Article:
There’s a ton of commentary these days about the impact of disruption on large enterprises. Much of the discussion focuses on the impact on brand value and customer perception, market share, revenue and profit. But I spent some time digging into the impact on stock prices.
If stock prices are a reflection of a company’s ability to produce future profits then it should also be a good indicator of whether investors believe the company is well positioned to navigate innovation-driven markets. This means that for CEOs to keep their job, they need to hit quarterly numbers and also build shareholder confidence in future growth and long-term company viability. A recent comparison of Amazon’s stock price with Walmart’s tells the story: growth and innovation wins hearts, minds and checkbooks.
Plenty of CEO’s have been trying to convince Wall Street that they are way more innovative than they get credit for, which is a motivator behind so called “innovation theater”. They may not have all the answers for how to better compete in this new digital age, but most CEOs know how to spin a story until they figure it out.
Of course this “kabuki dance” can only last so long before financial performance tells the real story. Earlier this year the PwC Global Fintech Report stated that 88% of incumbent financial services companies believe that they’re under substantial threat from fintech startups. The percentage of their revenue that they view as at risk is now up to 24%. Ouch. Given that these companies tend to have a ton of fixed costs (like tall buildings in Manhattan, Hong Kong and London), losing a quarter of the top line doesn’t bode well for future earnings.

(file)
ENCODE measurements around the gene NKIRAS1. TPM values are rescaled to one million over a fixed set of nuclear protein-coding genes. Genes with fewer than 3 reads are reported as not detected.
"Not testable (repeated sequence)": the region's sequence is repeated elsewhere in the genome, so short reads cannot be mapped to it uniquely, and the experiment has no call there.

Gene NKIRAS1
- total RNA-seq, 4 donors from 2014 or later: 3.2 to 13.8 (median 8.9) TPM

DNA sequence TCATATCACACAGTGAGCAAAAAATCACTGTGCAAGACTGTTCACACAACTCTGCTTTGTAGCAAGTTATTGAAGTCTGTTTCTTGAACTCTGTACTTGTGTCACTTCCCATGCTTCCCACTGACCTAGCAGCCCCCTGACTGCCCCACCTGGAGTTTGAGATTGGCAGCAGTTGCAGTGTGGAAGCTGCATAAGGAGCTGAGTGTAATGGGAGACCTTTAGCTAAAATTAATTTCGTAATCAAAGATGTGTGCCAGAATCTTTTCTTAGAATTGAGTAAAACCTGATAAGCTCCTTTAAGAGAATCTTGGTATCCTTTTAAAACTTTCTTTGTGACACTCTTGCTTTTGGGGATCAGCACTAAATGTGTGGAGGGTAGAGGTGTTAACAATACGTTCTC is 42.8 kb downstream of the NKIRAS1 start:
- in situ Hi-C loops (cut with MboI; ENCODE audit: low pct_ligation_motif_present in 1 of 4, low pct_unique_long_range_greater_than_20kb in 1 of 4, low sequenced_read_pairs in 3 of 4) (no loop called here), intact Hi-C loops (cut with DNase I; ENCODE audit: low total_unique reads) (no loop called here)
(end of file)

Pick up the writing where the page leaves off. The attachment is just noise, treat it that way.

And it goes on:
There are obviously many factors at play in public market valuations. However there’s historical research to back up the idea of a “disruption discount”. When markets anticipate changes in technology that impact earning potential, stock prices reflect it. Given the pace of change in today’s global economy, that puts trillions of dollars of market value at risk.
The bottom line (excuse the pun) is that delivering short-term profits is no longer sufficient. Enterprises need to invest in innovation or they’ll be swimming upstream against a deeper and deeper discount on those profits. And unhappy shareholders is not a good recipe for future success.